The first 2 weeks of May flew by in a whirlwind of happy reunions, good vegetarian food, sunbathing on tropical islands, and doing very little teaching. We’d barely returned from our trip to Mui Ne when Ellie and Eilidh, school and university friends of Naomi’s, arrived in Ho Chi Minh City. They flew over from the UK especially to see and it felt like Christmas when they showed up! We didn’t know it at the time, but they’d picked a very good couple of weeks to visit as the school term was coming to an end, meaning lots of testing and consequently, classes being cancelled. That paired with a bank holiday Tuesday, meant we got to spend lots of time catching up and showing the girls around our new home. As we were nearing the end of our time in Saigon, they lucked out as we now knew all of the top places to take them to.
Ellie and Eilidh stayed on the outskirts of District 1 in an Airbnb, close to all the action so they could explore while we worked during the day, but also not too far from Botanic Towers. They were able to pop by to see our place and go for a swim in the pool, and we met them in D1 for some tasty dinners. As Ellie isn’t a meat eater, and 99% of Vietnamese street food comprises of meat, the two of us carried out some research before hand and plotted a handful of good restaurants. We feasted on lots of delicious vegetarian food over the two weeks, eating at Sen Vegan Restaurant (grilled aubergines and lemon chili tofu), Hum Vegetarian (amazing Pad Thai), Here & Now (even more delicious Pad Thai and pumpkin rice and deep fried mushrooms). We certainly did the Saigon veggie scene justice.
However, us meat eaters also got our fill of the ridiculously fresh seafood on offer in Phu Quoc. We had taken a day off work on Friday to enjoy a long weekend trip to this Vietnamese island located in the south of Cambodia, just a 45 minute (heavily turbulenced!) flight from Saigon. The island is only 31 miles long and 16 miles wide, surrounded by a beautiful coastline and turquoise waters. Phu Quoc is well known for its beaches, untouched natural environment, snorkeling and its two traditional products: fish sauce, and black pepper.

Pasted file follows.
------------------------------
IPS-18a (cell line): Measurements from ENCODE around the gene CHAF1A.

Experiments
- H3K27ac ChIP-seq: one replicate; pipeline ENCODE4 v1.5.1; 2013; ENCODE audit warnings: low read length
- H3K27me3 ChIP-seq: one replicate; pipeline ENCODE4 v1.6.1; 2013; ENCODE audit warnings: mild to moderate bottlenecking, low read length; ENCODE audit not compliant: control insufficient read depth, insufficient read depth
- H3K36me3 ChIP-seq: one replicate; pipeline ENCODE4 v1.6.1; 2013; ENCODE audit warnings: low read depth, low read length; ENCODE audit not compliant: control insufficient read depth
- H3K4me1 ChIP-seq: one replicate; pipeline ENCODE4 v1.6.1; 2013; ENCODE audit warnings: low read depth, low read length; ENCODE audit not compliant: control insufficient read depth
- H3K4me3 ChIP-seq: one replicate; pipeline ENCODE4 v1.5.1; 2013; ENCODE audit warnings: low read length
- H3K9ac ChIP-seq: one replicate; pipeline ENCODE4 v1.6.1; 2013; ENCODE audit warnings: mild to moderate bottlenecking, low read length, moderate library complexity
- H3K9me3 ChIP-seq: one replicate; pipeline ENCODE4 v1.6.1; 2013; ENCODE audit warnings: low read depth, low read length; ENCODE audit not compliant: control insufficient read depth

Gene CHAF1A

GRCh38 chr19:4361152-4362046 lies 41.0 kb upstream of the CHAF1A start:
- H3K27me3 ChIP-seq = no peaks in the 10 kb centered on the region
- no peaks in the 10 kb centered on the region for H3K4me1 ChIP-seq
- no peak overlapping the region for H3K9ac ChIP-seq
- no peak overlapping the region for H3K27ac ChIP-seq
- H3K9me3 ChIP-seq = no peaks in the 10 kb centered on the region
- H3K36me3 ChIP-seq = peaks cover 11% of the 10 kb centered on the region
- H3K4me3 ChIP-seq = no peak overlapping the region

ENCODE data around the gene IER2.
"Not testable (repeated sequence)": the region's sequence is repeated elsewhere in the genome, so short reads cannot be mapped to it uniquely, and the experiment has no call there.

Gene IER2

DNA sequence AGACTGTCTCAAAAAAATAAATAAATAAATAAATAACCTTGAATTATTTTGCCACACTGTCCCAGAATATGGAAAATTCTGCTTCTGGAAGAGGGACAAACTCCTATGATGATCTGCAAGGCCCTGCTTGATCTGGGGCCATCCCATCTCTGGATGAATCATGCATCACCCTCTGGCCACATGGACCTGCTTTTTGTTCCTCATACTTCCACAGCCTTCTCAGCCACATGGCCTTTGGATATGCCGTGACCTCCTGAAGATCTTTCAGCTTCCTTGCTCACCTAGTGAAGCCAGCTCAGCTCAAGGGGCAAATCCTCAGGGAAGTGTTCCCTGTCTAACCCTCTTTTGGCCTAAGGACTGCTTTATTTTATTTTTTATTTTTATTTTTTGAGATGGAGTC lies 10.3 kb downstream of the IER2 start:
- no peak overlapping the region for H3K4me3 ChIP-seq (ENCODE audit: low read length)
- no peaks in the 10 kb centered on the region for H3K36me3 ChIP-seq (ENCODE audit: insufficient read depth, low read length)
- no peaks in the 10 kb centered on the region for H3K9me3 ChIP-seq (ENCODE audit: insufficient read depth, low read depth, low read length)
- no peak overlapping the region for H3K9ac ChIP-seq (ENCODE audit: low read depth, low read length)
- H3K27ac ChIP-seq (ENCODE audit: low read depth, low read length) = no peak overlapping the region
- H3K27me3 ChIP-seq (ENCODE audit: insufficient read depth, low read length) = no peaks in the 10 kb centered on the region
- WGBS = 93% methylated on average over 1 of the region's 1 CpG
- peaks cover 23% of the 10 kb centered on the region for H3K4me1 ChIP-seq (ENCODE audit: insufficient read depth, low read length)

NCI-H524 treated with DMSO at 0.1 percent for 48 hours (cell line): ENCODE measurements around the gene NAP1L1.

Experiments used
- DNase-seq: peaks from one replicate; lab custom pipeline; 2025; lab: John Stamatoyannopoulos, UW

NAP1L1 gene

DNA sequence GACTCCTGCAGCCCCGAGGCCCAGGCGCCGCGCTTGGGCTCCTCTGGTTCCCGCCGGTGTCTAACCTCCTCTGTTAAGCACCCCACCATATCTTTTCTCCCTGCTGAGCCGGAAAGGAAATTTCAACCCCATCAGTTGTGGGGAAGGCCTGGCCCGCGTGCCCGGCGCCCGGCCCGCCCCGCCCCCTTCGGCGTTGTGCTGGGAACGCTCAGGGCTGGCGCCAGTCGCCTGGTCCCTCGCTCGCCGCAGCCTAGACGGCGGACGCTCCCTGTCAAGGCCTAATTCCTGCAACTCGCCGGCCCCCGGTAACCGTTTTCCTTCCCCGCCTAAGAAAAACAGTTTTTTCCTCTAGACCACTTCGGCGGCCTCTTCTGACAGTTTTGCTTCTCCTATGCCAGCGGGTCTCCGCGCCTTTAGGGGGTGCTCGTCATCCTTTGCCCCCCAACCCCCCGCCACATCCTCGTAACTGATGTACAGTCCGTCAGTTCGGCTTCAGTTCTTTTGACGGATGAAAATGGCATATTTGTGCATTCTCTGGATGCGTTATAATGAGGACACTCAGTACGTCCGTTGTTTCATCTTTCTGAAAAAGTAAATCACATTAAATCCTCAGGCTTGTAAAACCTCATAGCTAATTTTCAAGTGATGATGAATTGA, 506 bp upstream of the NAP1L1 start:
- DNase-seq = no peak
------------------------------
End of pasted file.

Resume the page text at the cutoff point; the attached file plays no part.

We stayed in Phu Quoc’s biggest town at a hotel featuring a very cheeky puppy named Pony, just a 5 minutes walk from Long Beach, where we spent our first day lazing around. We filled up on some delicious banana pancakes for a late breakfast and Vietnamese coffee (which we’ve succeeding in hooking Ellie and Eilidh on), lasting us until the sun went down. After a couple of beers on the beach watching the sun disappear behind the horizon, we walked to the local night market. The market comprised mainly of seafood with grilled squid kebabs, lemongrass crabs and lobsters the size of our faces lining the bustling street. Eilidh, Lawrence and Naomi sampled the island’s famous peppercorn sauce over dinner with a hand selected fresh fish BBQ’d especially for us.
The following day involved an earlier start as we had a boat to catch to explore the island’s islands! As there were four of us chipping in, hiring a private boat for the day worked out as a fairly inexpensive option and meant we could enjoy the luxury of directing our captain to wherever we liked, moving on as and when we pleased. We were taxied to the southern tip of the island and then ferried around Phu Quoc’s smaller islands. We had one beach completely to ourselves and the others were only occupied by a handful of other tourists and locals selling seafood for lunch. Fortunately, there were some American-Vietnamese tourists willing to translate the ‘lunch menu’ for us. We were told to swim out to a raft in the sea where all of the live seafood awaited, caught by local fishermen, and to point at whatever took our fancy. It was as fresh as you can get.